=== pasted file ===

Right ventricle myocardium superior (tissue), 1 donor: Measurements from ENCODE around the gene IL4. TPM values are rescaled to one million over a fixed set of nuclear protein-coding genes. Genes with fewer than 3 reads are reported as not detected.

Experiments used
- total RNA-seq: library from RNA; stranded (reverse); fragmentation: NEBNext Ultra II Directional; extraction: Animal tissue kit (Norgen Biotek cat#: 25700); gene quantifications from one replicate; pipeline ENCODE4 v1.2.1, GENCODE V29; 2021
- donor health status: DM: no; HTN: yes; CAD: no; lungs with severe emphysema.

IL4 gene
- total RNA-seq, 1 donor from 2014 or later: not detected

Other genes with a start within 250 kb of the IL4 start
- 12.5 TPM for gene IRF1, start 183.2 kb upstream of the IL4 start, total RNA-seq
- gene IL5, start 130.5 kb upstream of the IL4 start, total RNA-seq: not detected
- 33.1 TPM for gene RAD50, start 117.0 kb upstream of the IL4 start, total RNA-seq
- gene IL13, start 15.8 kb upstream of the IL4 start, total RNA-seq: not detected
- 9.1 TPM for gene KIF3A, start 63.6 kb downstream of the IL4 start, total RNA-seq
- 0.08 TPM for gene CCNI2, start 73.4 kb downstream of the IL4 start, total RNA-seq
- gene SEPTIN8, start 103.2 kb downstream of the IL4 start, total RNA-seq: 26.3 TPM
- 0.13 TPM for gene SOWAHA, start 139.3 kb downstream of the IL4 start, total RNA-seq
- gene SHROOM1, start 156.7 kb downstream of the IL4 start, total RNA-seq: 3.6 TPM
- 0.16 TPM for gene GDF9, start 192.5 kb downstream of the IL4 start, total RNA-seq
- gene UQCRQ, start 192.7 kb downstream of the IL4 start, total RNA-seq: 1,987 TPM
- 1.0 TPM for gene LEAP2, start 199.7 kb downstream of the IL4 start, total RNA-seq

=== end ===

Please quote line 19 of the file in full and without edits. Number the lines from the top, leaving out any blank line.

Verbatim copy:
- 1.0 TPM for gene LEAP2, start 199.7 kb downstream of the IL4 start, total RNA-seq